Last week, Mrs Mom posted a video showing hoof movement in shod horses. I wanted to see what the hoof movement looked like in barefooters like our horses, so I called up to the lodge and made a plan with Mom and Bill to go out on Sunday, which was supposed to be a beautiful day to ride.
Knowing that I'd have to get up and down from Estes to get the shots I wanted, I decided that it wouldn't kill her to go out in a saddle (it doesn't fit well, which is why I haven't used it more than once this summer). The whole way up to the lodge I watched the clouds build behind Long's Peak, and hoped that they wouldn't break over the mountains. I really, really wanted to get the video of the horses' feet up on our mountains.
I knew that we'd be riding on borrowed time, but pulled Estes' saddle out anyway, ready to get whatever shots we could.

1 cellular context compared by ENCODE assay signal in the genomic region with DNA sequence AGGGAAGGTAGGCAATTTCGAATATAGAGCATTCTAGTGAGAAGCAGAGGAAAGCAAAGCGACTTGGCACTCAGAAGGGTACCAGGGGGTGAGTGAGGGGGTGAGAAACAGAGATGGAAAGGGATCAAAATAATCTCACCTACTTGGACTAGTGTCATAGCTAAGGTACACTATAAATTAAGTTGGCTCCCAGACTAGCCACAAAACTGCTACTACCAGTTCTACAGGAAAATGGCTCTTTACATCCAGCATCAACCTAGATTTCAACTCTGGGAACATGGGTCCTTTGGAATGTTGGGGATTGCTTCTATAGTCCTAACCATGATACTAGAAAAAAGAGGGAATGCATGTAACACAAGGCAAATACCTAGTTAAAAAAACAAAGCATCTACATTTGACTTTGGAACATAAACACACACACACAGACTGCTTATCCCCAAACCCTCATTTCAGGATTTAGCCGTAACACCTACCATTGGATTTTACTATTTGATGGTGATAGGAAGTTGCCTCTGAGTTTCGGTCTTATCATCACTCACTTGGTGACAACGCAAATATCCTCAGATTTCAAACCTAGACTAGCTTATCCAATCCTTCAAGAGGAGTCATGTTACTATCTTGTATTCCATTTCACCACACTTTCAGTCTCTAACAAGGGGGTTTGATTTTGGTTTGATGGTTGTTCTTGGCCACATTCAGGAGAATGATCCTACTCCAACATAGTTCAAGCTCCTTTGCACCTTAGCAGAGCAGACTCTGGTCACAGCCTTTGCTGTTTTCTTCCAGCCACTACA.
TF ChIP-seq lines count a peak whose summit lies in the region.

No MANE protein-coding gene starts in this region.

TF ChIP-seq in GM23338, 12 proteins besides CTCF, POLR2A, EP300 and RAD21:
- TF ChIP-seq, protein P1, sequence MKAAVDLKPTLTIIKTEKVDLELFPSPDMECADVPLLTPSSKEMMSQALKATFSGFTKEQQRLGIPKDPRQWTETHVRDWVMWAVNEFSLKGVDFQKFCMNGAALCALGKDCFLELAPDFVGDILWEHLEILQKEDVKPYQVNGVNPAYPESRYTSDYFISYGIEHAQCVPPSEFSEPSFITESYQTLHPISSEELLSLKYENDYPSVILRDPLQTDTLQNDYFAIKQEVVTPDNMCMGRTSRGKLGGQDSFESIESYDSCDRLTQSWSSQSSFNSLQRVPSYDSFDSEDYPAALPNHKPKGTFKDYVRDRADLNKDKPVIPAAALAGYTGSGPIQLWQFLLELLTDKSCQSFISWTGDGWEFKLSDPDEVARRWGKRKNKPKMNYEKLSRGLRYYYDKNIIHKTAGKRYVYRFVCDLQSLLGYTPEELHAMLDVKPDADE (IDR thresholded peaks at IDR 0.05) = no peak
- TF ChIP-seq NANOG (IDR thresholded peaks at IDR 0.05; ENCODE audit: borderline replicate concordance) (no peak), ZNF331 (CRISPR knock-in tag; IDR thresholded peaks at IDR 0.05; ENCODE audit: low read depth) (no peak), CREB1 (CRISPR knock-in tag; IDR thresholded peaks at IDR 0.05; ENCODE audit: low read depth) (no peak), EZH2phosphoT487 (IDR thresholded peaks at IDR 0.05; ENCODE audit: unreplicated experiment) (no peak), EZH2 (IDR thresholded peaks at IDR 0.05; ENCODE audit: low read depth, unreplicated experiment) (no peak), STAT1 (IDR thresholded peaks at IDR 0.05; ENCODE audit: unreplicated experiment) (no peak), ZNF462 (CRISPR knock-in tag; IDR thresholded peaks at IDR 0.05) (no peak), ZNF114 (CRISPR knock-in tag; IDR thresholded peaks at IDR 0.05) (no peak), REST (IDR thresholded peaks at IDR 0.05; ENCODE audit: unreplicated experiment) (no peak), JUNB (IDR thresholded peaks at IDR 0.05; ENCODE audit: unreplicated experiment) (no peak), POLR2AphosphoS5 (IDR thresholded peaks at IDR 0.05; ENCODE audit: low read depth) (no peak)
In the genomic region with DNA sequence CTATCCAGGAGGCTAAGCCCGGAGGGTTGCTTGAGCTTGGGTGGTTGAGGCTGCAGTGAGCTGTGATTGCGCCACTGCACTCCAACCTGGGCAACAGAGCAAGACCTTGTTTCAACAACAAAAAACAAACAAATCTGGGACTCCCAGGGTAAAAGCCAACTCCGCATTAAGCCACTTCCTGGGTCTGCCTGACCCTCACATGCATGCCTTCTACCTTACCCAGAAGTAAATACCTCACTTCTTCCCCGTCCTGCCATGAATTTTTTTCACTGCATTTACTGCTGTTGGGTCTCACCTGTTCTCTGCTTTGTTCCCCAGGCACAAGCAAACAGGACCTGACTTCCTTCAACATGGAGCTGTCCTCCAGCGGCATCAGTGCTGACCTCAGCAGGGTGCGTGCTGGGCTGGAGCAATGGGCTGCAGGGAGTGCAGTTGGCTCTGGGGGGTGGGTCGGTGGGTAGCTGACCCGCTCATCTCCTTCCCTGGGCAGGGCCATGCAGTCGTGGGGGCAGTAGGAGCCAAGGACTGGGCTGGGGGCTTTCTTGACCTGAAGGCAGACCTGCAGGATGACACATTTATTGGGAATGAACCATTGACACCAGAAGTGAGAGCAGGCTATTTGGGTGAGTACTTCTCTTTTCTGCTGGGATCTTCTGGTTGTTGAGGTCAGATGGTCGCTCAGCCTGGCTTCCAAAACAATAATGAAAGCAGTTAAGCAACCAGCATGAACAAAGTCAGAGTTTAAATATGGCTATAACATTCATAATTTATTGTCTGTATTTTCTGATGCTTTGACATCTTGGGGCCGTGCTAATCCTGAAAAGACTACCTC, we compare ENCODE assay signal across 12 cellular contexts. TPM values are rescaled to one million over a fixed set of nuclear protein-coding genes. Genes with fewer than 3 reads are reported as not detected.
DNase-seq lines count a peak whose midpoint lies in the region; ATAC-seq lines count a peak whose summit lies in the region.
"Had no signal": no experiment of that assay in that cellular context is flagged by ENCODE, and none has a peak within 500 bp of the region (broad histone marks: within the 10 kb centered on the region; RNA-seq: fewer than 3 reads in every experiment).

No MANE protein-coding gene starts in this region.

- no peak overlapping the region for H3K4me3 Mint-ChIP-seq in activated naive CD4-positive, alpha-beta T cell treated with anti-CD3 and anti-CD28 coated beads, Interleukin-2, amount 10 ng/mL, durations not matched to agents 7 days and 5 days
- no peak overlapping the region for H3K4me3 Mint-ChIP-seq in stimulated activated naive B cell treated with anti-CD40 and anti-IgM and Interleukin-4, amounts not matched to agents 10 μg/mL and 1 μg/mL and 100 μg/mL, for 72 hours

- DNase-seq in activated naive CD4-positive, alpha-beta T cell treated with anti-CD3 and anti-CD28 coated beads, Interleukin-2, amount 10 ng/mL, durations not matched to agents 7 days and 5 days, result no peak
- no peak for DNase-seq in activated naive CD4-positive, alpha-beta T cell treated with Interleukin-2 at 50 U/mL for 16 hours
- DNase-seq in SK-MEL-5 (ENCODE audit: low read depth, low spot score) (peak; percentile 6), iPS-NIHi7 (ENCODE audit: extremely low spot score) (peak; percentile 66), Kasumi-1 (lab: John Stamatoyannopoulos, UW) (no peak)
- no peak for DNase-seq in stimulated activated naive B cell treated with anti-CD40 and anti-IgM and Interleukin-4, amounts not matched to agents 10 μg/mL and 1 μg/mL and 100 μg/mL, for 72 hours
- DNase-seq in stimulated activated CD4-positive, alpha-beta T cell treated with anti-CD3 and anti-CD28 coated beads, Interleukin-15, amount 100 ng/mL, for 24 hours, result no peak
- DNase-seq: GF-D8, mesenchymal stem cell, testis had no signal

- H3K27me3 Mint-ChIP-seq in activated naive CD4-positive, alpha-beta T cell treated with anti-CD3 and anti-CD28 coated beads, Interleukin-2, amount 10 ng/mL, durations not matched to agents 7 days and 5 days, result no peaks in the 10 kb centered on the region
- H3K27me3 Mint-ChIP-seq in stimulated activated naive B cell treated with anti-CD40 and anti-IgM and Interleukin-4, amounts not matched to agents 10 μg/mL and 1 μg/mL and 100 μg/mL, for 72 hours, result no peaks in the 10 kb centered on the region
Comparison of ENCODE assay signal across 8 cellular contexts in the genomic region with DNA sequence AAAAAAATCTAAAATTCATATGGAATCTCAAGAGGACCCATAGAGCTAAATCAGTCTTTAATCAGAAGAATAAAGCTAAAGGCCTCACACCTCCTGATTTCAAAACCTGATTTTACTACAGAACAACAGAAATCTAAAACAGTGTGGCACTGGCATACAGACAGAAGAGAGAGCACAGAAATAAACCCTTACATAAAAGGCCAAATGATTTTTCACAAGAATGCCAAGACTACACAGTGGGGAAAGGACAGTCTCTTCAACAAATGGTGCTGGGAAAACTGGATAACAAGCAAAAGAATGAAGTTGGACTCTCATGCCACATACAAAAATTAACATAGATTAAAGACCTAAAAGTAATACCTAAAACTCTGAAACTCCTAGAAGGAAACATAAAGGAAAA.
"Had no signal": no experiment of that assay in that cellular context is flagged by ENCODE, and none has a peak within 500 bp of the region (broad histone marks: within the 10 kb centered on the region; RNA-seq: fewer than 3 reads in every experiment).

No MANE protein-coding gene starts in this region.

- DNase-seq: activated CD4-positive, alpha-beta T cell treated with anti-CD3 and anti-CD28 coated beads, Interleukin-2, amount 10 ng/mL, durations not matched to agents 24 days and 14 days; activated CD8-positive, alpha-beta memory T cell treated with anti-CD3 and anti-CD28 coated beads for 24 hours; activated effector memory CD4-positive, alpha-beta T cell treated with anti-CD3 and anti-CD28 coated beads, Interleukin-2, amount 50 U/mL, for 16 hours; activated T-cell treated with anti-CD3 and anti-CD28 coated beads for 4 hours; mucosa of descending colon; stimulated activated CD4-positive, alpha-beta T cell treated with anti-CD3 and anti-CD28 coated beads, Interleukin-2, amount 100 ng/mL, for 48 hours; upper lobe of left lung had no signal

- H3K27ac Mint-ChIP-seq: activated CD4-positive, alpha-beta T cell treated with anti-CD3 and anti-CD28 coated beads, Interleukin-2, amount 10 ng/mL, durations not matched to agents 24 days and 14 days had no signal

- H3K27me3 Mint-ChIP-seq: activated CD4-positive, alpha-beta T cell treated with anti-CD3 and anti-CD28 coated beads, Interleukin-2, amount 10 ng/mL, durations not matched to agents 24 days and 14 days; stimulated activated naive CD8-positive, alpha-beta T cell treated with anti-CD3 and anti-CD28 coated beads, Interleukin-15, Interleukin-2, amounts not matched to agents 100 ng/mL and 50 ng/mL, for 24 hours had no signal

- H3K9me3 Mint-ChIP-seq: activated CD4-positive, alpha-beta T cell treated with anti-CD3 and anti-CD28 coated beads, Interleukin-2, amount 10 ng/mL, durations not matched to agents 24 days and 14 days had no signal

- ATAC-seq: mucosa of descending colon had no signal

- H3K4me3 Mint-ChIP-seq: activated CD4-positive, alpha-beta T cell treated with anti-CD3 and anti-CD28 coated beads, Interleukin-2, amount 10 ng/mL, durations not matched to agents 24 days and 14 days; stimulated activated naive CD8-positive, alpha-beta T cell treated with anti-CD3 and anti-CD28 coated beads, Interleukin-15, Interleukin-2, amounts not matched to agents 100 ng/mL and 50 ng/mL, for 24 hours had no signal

How pathetic is this...
Yes, that's dust on my saddle. I guess that's what happens when you don't pull your saddle out to use for over four months.
In the time it took me to pull my saddle and go pull Estes from the pen, this is what moved in...
I still wasn't ready to give up on our ride yet, until I got Estes tied to the rail and she gave me this look...
That is a cranky mare. Suddenly, between the snow beginning to blast us and the thought of riding a cranky mare, my need to get the video of her barefeets wasn't so great any more. I got over it, turned her back to the pen, moaned and groaned about missing my chance, and went home.
I kid you not. I get out of the canyon, back into cell phone range, and call Mom to let her know I'm down (old habits are hard to break - have to call before we enter the canyon and when we exit the canyon) and she tells me the storm has blown over and there's nothing but clear blue sky.
Stupid Colorado weather.